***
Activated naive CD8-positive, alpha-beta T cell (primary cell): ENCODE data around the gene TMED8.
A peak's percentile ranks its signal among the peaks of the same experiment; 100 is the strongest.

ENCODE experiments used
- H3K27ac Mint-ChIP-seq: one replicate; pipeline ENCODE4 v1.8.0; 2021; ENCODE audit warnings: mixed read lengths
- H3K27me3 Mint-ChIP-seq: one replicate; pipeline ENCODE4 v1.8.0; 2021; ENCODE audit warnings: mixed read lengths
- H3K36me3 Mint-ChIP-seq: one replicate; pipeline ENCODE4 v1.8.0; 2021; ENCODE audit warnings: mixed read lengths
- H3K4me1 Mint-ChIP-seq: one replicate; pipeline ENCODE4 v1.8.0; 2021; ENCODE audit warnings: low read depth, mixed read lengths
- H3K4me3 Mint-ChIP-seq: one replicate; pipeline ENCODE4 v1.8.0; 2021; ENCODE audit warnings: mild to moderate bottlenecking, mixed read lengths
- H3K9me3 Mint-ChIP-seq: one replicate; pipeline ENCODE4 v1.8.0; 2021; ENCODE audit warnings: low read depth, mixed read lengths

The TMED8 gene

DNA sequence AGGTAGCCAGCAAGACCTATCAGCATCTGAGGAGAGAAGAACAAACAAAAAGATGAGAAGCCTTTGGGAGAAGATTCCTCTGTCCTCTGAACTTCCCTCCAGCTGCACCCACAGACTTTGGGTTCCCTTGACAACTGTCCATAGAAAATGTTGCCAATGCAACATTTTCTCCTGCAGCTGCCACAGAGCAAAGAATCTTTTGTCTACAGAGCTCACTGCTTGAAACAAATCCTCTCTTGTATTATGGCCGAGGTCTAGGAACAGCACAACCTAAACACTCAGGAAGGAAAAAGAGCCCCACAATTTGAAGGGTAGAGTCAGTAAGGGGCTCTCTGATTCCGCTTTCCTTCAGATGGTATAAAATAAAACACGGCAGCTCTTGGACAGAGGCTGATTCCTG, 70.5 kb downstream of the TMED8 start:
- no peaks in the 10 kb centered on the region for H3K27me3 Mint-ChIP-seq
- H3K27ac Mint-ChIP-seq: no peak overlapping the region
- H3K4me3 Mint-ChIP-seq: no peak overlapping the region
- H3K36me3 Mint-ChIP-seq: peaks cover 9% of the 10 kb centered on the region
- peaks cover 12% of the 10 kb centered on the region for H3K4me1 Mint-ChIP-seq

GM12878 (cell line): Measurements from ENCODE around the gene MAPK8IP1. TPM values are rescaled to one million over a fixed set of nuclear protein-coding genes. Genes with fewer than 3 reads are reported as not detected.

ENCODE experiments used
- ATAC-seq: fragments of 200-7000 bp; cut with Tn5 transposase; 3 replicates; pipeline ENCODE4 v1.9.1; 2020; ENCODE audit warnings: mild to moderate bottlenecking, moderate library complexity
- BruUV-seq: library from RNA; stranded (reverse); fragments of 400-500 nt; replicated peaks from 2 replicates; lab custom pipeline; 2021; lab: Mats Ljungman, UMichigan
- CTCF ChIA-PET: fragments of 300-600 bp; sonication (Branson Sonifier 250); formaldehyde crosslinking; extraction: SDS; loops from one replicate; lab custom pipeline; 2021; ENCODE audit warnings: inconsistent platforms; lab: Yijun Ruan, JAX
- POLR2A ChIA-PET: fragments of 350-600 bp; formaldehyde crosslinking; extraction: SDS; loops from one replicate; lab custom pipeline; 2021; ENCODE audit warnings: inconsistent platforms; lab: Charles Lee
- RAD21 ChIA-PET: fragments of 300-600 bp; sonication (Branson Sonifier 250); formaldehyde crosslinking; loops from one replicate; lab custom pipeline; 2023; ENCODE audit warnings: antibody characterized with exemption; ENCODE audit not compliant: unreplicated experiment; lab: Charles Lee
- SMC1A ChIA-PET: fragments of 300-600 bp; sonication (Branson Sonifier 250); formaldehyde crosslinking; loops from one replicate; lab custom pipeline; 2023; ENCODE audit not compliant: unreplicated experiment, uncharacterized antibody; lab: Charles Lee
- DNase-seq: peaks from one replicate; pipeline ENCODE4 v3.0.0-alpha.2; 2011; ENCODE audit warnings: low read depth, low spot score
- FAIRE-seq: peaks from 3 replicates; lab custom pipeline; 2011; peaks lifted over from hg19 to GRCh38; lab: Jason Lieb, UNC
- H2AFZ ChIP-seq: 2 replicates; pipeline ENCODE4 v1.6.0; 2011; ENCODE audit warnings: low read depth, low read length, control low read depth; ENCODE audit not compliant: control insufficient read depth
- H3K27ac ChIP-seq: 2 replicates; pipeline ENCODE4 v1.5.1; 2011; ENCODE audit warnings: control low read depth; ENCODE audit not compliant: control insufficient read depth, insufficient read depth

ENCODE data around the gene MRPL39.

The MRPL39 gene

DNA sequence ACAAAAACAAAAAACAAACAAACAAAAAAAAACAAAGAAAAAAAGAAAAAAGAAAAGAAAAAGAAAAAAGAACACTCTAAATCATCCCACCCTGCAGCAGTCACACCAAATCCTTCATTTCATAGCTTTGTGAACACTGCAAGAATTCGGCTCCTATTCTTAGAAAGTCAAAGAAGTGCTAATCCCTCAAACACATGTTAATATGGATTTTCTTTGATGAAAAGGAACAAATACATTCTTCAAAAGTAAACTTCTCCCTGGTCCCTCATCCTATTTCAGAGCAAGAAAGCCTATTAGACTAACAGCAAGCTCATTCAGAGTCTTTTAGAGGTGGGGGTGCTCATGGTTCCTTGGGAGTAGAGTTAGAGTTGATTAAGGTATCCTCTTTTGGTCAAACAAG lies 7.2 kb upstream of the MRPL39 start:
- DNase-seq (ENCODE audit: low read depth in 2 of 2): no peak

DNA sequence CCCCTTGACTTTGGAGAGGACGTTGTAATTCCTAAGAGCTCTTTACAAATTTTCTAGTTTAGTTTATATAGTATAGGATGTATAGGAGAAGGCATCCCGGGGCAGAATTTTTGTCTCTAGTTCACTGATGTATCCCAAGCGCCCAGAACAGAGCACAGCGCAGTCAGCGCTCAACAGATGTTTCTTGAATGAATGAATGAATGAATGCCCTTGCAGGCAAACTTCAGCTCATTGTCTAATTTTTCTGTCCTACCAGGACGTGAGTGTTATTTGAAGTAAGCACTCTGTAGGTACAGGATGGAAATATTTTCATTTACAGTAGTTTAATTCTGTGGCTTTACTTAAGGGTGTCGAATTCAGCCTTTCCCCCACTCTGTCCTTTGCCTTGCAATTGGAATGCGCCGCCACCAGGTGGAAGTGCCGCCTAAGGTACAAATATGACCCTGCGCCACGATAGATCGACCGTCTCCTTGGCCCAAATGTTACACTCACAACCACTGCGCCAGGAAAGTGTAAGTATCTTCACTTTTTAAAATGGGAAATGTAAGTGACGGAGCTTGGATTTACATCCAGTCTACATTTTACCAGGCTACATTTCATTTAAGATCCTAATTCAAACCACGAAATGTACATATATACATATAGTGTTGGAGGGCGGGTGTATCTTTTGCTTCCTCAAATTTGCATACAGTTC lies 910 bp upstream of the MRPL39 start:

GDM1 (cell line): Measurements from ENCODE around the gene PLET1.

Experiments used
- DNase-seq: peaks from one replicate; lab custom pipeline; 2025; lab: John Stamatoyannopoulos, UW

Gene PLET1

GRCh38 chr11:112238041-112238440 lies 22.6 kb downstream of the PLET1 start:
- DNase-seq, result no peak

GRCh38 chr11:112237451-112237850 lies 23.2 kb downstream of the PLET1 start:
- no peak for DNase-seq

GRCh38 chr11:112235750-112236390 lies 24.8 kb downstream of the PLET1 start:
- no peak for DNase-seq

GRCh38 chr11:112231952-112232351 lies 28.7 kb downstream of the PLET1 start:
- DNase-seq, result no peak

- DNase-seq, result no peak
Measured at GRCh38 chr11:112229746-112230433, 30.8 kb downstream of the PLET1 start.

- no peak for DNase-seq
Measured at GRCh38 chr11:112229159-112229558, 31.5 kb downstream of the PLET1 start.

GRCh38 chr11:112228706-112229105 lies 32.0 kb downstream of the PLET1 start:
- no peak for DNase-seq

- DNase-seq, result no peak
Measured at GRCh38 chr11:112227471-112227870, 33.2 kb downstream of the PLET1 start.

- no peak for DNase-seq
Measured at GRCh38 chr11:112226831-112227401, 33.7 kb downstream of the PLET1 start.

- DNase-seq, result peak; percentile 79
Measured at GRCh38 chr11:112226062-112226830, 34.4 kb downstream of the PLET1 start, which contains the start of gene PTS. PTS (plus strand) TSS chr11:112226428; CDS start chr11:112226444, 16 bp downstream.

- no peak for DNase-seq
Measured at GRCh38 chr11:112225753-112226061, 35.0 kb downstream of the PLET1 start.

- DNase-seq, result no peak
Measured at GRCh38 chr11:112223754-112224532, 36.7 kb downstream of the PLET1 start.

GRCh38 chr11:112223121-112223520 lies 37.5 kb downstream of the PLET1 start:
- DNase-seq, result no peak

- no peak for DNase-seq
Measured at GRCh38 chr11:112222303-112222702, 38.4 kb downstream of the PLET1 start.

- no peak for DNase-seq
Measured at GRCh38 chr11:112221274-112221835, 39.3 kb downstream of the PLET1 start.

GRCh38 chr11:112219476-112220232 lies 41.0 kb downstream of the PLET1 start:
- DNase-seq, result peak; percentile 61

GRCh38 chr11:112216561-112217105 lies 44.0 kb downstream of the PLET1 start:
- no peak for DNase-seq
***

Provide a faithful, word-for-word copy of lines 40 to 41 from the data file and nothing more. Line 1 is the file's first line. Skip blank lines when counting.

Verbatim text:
GRCh38 chr11:112237451-112237850 lies 23.2 kb downstream of the PLET1 start:
- no peak for DNase-seq